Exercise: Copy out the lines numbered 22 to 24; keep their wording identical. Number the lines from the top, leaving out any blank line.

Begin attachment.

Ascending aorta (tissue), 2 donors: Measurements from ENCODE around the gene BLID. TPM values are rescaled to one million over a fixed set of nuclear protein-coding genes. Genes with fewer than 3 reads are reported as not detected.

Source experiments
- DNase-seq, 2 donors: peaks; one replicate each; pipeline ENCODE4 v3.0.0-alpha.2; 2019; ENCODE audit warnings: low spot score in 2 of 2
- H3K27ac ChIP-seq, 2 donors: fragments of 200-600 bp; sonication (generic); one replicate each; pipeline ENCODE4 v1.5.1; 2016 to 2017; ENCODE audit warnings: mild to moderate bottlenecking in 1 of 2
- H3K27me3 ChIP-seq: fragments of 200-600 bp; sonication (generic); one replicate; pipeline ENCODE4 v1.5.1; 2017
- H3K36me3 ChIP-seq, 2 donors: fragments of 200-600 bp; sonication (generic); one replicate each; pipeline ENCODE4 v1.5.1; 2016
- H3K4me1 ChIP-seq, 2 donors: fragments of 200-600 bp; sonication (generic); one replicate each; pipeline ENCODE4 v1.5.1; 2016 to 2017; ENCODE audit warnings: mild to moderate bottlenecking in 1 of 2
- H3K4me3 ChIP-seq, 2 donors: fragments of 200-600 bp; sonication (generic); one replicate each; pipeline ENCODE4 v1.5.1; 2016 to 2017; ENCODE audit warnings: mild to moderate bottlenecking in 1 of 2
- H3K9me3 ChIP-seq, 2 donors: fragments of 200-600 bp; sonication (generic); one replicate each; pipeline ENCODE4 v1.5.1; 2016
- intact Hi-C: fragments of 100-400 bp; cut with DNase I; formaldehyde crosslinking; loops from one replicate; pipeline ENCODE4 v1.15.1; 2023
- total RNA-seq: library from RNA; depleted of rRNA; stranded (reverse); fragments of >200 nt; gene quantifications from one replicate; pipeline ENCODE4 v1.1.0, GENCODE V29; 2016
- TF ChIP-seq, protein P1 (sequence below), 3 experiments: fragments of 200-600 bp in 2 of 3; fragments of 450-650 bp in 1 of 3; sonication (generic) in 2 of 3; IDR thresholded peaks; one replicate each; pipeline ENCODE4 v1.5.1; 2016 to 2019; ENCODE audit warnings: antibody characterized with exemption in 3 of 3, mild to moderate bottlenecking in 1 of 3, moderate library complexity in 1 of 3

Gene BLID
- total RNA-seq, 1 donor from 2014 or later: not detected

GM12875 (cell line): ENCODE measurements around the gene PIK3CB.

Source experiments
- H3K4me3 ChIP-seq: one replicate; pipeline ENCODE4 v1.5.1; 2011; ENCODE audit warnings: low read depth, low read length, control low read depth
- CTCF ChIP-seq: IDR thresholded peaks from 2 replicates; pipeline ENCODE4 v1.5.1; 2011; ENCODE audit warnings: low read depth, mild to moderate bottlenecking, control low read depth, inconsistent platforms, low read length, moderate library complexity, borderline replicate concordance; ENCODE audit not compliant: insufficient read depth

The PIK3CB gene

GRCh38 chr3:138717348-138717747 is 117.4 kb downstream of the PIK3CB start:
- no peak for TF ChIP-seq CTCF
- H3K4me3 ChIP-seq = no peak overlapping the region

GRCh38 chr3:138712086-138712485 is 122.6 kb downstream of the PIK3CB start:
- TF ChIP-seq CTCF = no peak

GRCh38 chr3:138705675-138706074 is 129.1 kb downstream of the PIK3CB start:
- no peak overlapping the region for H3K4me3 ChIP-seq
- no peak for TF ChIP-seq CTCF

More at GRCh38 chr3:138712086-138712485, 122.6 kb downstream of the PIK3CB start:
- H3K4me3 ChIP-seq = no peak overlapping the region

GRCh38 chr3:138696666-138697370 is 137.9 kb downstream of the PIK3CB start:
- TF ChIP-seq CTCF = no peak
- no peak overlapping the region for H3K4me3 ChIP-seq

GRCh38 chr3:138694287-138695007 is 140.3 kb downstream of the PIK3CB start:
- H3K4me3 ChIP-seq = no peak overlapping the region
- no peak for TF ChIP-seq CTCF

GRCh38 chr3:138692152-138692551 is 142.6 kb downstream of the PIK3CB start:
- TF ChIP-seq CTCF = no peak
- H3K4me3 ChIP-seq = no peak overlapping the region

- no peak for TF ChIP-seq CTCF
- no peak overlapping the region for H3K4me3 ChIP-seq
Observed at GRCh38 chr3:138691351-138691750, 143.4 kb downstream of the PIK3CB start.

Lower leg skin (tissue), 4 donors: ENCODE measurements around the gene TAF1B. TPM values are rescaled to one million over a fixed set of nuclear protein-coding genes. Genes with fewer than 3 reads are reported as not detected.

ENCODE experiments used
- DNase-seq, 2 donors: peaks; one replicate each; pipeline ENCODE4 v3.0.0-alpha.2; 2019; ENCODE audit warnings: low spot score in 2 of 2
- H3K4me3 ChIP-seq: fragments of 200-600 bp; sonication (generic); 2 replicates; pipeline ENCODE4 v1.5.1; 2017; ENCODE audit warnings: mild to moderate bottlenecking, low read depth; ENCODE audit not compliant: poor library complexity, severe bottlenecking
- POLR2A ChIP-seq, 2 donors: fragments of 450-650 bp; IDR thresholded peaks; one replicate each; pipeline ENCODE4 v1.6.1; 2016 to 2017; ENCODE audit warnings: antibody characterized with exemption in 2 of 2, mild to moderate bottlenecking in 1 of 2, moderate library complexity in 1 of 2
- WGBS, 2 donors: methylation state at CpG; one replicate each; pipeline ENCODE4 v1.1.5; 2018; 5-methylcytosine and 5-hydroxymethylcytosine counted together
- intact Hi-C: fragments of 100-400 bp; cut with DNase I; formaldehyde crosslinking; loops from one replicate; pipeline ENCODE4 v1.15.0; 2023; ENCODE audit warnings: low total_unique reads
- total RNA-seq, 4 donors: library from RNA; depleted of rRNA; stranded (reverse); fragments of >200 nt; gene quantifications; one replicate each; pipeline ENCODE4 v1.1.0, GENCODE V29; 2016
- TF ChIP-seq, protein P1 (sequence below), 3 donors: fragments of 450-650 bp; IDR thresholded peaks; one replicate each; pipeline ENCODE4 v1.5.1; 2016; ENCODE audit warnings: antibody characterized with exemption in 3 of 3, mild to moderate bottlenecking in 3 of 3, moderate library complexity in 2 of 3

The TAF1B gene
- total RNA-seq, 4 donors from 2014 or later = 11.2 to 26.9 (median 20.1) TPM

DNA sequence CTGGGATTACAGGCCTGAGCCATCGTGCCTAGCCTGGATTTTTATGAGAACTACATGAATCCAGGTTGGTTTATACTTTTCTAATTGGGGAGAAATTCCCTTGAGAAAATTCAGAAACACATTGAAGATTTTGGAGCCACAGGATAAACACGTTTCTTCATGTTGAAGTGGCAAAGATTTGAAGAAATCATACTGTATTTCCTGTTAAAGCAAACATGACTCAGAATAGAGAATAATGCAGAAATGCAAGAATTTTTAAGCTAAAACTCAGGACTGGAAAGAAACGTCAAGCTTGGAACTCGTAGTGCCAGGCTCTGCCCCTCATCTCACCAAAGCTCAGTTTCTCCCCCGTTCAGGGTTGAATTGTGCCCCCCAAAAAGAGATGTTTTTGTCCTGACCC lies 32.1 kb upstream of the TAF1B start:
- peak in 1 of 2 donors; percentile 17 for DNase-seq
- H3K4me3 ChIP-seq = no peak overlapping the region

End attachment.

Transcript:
- H3K4me3 ChIP-seq = no peak overlapping the region

GRCh38 chr3:138712086-138712485 is 122.6 kb downstream of the PIK3CB start:
- TF ChIP-seq CTCF = no peak